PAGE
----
Friday, 6 July 2012

Russian Foodservice: The Future of Foodservice in Russia to 2016

London, July 6th, 2012 – In 2011, the profit sector accounted for a 93.6% share of total foodservice sales,  and sales increased at a CAGR of 4.96% over the review period. In 2011, cost sector sales represented 6.4% of total foodservice sales and registered a CAGR of 3.48% during the review period (see graph below).  The restaurant channel remained the largest in terms of foodservice sales, contributing 39.9% of profit sector sales. Growth in restaurant sales was primarily a reflection on the increase in sales at quick service restaurants, and coffee and tea shops. The largest channel in the cost sector was healthcare foodservices, which contributed 50.2% to total cost sector sales and recorded a CAGR of 3.32%.  

A decade of stable political environment and steady economic growth has created a new middle class in Russia which is eager to spend. Although wages have stagnated, the government’s efforts in preventing major job losses have maintained disposable incomes, which in turn have strengthened the sales of foodservices.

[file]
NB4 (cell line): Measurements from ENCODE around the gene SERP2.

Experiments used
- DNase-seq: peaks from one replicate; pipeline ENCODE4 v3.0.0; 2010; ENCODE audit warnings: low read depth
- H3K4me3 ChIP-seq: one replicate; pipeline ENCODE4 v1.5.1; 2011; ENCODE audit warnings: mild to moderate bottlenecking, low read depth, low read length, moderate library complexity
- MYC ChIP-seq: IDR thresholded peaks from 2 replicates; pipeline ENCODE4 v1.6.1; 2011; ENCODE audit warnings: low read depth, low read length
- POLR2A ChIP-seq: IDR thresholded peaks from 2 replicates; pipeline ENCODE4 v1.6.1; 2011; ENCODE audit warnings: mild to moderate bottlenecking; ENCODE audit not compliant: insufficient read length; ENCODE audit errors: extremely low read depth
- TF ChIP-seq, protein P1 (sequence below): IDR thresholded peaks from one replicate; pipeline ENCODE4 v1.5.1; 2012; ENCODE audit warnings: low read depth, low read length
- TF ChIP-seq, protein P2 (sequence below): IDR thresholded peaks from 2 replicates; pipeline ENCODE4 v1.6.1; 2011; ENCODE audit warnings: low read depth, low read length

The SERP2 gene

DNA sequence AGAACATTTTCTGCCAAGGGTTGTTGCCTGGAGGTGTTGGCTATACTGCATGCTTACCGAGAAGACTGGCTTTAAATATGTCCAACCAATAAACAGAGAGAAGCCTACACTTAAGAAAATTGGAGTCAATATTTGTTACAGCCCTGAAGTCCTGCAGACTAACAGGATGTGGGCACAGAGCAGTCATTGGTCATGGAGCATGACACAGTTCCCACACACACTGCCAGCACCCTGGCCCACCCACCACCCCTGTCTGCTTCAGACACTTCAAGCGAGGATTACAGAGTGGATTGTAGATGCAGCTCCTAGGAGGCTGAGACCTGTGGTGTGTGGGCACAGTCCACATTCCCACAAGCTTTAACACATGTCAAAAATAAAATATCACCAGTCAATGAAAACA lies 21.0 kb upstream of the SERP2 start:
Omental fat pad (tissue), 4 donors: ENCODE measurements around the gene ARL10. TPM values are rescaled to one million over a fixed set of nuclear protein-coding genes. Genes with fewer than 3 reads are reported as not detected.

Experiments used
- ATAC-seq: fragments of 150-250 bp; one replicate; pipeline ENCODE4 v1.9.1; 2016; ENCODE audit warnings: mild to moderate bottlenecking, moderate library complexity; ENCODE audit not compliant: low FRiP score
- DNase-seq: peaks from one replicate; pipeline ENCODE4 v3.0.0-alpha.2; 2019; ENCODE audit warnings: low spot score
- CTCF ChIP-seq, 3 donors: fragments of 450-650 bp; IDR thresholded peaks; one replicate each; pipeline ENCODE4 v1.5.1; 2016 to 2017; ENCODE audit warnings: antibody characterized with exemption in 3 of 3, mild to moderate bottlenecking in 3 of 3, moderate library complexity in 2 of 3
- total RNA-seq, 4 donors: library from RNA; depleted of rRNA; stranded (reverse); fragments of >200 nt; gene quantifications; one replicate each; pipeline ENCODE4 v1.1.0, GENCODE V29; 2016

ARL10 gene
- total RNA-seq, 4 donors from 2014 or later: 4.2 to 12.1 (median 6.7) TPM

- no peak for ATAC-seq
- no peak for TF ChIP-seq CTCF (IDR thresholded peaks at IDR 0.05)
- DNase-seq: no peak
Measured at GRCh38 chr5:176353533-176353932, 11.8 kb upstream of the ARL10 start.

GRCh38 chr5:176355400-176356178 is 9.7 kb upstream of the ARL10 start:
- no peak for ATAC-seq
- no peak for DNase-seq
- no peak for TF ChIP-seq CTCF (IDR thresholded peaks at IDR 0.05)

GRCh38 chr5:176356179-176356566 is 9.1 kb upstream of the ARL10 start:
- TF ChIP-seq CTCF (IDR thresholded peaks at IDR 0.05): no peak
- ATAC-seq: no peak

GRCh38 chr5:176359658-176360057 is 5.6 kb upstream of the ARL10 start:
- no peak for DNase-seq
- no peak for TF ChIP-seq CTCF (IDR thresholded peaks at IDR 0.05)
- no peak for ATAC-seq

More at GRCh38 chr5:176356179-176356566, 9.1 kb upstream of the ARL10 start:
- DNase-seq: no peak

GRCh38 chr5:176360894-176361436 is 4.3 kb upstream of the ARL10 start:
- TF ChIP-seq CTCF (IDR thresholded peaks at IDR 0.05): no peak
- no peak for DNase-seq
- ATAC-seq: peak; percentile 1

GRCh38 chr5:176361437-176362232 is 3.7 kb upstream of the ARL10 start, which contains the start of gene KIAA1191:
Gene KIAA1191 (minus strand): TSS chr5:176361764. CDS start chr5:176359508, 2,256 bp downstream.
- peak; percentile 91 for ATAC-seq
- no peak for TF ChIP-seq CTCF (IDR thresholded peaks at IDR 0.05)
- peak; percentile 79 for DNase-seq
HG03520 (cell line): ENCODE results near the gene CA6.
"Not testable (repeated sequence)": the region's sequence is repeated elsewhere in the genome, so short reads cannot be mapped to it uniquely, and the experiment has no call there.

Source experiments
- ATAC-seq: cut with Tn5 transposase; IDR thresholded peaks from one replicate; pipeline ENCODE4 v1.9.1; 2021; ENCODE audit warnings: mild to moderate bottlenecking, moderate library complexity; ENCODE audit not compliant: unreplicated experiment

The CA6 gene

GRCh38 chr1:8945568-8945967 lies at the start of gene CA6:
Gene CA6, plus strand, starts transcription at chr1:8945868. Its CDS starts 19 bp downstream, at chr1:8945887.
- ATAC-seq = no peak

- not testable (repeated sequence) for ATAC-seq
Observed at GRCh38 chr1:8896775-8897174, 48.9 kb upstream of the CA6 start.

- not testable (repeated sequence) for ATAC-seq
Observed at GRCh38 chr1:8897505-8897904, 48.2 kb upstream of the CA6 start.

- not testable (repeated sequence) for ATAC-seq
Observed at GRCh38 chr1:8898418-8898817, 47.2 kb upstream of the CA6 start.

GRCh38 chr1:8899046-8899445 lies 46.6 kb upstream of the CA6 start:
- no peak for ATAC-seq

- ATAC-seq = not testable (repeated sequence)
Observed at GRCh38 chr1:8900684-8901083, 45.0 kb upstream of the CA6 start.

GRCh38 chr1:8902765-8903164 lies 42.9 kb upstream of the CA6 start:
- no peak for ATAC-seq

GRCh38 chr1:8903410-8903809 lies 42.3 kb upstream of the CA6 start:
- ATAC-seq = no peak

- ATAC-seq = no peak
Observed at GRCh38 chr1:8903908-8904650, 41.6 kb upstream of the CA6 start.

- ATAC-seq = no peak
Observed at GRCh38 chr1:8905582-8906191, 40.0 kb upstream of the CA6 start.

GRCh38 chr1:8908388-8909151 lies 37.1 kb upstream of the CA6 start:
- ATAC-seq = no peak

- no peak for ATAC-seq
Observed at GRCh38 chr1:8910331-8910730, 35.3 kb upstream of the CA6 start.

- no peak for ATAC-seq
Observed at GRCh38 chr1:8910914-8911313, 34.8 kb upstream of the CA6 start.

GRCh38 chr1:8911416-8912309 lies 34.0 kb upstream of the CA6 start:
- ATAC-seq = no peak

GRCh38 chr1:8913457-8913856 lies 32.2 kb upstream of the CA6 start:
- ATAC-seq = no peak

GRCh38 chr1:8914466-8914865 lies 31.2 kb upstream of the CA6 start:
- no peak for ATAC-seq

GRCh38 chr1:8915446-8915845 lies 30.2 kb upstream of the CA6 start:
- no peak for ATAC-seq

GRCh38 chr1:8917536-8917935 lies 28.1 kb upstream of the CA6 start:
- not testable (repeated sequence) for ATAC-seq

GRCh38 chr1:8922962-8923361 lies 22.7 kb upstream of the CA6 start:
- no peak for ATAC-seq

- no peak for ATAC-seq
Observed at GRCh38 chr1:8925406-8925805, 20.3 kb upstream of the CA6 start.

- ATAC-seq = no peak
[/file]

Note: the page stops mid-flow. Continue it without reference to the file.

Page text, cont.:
Russia’s services industry’s contribution was a significant 67.8% of GDP in 2009. Growth in the IT and engineering services has been particularly outstanding with software exports growing to US$2.8 billion in 2009. The entry into the WTO is expected to boost the growth of intellectual property driven services such as aerospace, software, and information and communication technologies. This industry growth has led to an increase in the number of single young professionals who prefer to eat out in quick service restaurants.

Urbanization in Russia has been stagnating since the last decade and has even shown signs of reversal, falling from 74% in 2000 to 73% in 2005. It is further expected to decline to 72.7% during the forecast period. This has led to an increased consumption of convenience foods and the expansion of fast-food chains across all the major cities.

Russian consumers have been quite slow to adopt information technology, but they are evolving rapidly to catch up with the rest of Europe. Personal computer penetration has increased from 12.2 PCs per 100 people in 2005 to 19 PCs per 100 people in 2010. The new wave of international restaurant chains has introduced websites with elaborate online menus such as McDonald’s, which has an online menu and items can be ordered through the website.

Russian consumers have been extremely reluctant to conduct online shopping due to factors such as low penetration, low awareness and unpleasant experiences. In the early days of the internet, people who experimented with e-commerce suffered due to fraudulent online companies, incorrect or damaged products being delivered or late delivery of goods.

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